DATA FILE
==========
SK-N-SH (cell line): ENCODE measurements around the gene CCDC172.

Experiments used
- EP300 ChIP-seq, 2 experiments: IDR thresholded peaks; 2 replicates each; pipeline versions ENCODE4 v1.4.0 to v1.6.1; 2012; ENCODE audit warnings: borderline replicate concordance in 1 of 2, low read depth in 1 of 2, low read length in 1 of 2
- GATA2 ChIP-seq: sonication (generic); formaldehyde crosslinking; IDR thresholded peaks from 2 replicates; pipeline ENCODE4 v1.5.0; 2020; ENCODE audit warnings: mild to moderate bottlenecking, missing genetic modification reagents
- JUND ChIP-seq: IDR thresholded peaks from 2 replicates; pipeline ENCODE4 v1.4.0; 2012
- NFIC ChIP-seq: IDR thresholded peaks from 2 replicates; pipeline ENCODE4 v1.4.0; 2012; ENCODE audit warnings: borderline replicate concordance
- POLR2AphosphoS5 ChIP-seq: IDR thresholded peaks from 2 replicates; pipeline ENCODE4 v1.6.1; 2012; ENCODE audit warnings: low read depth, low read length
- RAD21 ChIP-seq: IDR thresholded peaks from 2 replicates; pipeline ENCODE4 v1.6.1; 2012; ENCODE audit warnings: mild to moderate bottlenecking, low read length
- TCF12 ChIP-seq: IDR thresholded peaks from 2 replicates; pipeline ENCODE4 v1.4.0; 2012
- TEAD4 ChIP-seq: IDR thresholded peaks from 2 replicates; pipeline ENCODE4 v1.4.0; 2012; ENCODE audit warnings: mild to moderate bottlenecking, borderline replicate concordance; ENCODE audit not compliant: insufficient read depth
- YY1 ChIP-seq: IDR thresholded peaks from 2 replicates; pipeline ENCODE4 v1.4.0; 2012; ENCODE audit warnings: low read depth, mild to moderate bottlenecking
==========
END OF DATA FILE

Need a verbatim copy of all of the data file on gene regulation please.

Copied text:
SK-N-SH (cell line): ENCODE measurements around the gene CCDC172.

Experiments used
- EP300 ChIP-seq, 2 experiments: IDR thresholded peaks; 2 replicates each; pipeline versions ENCODE4 v1.4.0 to v1.6.1; 2012; ENCODE audit warnings: borderline replicate concordance in 1 of 2, low read depth in 1 of 2, low read length in 1 of 2
- GATA2 ChIP-seq: sonication (generic); formaldehyde crosslinking; IDR thresholded peaks from 2 replicates; pipeline ENCODE4 v1.5.0; 2020; ENCODE audit warnings: mild to moderate bottlenecking, missing genetic modification reagents
- JUND ChIP-seq: IDR thresholded peaks from 2 replicates; pipeline ENCODE4 v1.4.0; 2012
- NFIC ChIP-seq: IDR thresholded peaks from 2 replicates; pipeline ENCODE4 v1.4.0; 2012; ENCODE audit warnings: borderline replicate concordance
- POLR2AphosphoS5 ChIP-seq: IDR thresholded peaks from 2 replicates; pipeline ENCODE4 v1.6.1; 2012; ENCODE audit warnings: low read depth, low read length
- RAD21 ChIP-seq: IDR thresholded peaks from 2 replicates; pipeline ENCODE4 v1.6.1; 2012; ENCODE audit warnings: mild to moderate bottlenecking, low read length
- TCF12 ChIP-seq: IDR thresholded peaks from 2 replicates; pipeline ENCODE4 v1.4.0; 2012
- TEAD4 ChIP-seq: IDR thresholded peaks from 2 replicates; pipeline ENCODE4 v1.4.0; 2012; ENCODE audit warnings: mild to moderate bottlenecking, borderline replicate concordance; ENCODE audit not compliant: insufficient read depth
- YY1 ChIP-seq: IDR thresholded peaks from 2 replicates; pipeline ENCODE4 v1.4.0; 2012; ENCODE audit warnings: low read depth, mild to moderate bottlenecking